The speculative ‘bad’ news for tourists is that the site only measures about 600 meters as of now, which isn’t really an improvement on the short runway in Ponta do Sol. This means it could be a project for another small aerodrome instead of a big international airport. Considering that the tourist infrastructure seems ready for the masses, an aerodrome would probably not fulfill the international needs; only the domestic ones. This is good enough in my (unimportant) opinion, as long as they picked a site where an extension is actually possible this time, which is what it looks like! Please let me know in the comments whether you found an update on the airport situation in Santo Antão. Especially if you found whether things are moving forward!
For this one, you have to squint your eyes and look hard for the signs. Mosteiros airfield was never paved, but merely a dusty stretch of flatness. The initiative to build the airfield came from the Aero Clube de Cabo Verde. There’s not really a tragic story behind its closing. It’s just that the São Filipe airport on the southwestern side of Fogo became much more important.
Today, the people confidently use the field for running, sprinting, and perhaps horse racing. There are no signs that there ever was a control tower, or a hangar or anything. Only when hitchhiking a ride out of Mosteiros from the back of a pickup truck in direction São Filipe is when you’ll see that it’s a runway, of sorts. Still, you need to know where to look!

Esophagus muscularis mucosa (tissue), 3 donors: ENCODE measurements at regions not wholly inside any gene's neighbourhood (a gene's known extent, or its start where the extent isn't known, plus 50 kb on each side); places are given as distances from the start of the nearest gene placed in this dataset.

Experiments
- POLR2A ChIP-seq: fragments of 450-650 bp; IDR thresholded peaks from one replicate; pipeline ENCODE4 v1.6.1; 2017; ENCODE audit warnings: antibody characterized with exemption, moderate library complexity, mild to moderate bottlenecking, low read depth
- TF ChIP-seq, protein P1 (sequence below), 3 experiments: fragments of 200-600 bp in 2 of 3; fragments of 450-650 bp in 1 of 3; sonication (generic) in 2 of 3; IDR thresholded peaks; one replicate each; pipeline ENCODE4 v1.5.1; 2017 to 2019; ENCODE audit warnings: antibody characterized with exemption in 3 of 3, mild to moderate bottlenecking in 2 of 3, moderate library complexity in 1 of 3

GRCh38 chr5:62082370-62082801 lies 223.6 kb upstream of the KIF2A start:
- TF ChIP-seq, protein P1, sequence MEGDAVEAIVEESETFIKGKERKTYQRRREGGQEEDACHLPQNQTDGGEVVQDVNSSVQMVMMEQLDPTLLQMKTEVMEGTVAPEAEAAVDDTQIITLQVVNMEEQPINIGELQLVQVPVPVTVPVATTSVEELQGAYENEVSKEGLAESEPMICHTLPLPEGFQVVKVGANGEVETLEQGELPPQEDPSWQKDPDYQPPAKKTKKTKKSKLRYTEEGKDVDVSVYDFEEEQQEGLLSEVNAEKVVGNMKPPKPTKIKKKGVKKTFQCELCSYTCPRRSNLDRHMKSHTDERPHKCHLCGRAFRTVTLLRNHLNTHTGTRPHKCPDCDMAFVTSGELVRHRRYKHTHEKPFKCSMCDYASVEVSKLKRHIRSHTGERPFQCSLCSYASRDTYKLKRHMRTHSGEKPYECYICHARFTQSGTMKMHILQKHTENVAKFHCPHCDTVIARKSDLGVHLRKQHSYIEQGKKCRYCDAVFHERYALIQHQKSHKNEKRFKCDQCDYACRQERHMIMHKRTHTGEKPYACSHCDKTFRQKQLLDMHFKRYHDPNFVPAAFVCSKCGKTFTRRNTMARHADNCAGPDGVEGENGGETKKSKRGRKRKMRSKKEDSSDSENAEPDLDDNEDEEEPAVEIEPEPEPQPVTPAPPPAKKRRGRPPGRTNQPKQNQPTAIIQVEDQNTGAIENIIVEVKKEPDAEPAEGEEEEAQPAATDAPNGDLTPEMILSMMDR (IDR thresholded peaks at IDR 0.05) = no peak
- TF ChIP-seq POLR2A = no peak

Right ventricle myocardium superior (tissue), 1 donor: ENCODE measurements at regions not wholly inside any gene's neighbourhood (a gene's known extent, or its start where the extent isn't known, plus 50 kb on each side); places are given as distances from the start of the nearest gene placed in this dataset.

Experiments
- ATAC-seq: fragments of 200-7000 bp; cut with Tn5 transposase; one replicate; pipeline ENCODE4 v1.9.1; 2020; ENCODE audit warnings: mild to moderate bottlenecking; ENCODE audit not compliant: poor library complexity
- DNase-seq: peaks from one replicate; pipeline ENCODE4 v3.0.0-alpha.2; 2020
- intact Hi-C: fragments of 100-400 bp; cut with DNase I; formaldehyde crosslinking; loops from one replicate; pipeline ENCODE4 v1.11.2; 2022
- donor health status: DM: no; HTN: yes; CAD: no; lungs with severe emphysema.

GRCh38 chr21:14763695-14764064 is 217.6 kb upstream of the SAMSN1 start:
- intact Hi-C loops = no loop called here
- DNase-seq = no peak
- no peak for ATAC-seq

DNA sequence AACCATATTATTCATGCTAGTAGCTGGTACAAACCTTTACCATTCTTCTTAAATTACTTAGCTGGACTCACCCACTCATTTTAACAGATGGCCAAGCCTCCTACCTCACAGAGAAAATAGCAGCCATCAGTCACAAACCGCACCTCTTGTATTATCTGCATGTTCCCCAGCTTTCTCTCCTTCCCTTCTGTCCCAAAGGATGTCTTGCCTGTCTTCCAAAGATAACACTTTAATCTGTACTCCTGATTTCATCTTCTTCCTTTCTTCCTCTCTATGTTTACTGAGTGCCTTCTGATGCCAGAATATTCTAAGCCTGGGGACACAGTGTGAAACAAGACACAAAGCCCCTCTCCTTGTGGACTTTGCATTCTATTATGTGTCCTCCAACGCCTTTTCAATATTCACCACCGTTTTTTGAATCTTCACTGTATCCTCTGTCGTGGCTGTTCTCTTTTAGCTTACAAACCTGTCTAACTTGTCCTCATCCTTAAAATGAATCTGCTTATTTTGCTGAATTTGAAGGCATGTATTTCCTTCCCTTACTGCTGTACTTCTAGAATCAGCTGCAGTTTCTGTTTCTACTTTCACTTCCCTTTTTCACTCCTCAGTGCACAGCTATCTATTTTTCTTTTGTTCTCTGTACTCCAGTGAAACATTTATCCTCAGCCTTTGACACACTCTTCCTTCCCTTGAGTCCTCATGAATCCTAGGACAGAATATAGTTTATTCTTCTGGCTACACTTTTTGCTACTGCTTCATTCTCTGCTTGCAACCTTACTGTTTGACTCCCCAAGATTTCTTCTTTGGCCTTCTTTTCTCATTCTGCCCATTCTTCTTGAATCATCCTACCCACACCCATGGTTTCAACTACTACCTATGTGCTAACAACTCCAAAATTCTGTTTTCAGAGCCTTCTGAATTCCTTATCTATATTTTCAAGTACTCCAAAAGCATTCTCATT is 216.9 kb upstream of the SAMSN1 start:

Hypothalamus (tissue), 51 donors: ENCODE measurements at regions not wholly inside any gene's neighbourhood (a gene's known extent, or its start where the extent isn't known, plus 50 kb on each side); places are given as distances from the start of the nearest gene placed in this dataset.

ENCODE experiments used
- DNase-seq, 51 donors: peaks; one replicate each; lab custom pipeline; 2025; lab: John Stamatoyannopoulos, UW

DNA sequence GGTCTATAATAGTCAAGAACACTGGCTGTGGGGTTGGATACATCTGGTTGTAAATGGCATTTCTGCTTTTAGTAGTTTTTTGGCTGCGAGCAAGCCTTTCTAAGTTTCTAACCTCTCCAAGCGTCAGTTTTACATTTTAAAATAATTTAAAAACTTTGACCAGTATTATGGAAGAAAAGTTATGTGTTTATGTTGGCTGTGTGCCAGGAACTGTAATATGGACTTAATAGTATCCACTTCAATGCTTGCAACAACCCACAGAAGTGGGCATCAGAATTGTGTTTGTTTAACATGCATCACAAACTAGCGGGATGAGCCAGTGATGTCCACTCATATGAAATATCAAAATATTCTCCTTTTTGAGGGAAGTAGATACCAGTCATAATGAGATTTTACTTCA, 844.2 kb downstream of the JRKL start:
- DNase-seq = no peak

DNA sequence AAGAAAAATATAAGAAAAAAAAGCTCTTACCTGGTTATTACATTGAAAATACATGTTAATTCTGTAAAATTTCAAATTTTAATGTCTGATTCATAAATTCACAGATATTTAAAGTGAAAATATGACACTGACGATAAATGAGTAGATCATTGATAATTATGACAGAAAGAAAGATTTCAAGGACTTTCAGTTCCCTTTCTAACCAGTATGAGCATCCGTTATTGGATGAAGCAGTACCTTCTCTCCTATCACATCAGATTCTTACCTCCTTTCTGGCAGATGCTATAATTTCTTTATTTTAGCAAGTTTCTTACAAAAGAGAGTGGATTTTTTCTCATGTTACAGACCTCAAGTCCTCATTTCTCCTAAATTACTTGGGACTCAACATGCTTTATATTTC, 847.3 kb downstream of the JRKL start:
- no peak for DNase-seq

Considering the severe effort it takes to get to Mosteiros, I wouldn’t recommend traveling all the way off to this corner of Fogo just to visit a dusty old runway.
Esperadinha, Fajã d’Água, Brava
All islands of Cabo Verde had functional domestic airports at some point. All of them. Even the tiny but fierce Brava, which almost doesn’t have any flat spots big enough to land a metal bird.
Back in 1992, the Esperadinha airport opened its doors, only to close after 12 years in 2004 due to dangerous winds. A stroll on the tarmac will teach you the gustiness of the wind there quickly, so hold onto your hat and don’t pretend I didn’t warn you.
The abandoned buildings here are quite spectacular. The terminal itself is falling apart rapidly; the metal roof has fallen in at almost every spot. With caution, you can enter the building and walk around the debris of glass and rusty metal with your thick hiking boots (again, I warned you). Unfortunately, there are no abandoned devices anymore; no abandoned luggage scanner, metal detector, or abandoned paperwork. Even the toilets have been sledgehammered to pieces, which is probably why it doesn’t stink like piss inside.
Always look up before you go anywhere; during my visit, there were some intact windows still barely hanging by a wire. They moved in the wind quite eerily. Also, it might be best if you don’t try to climb the ladder leading to the top of the control tower, as the roof is about to cave in and the ladder itself looks like a sure way to catch tetanus through the hands.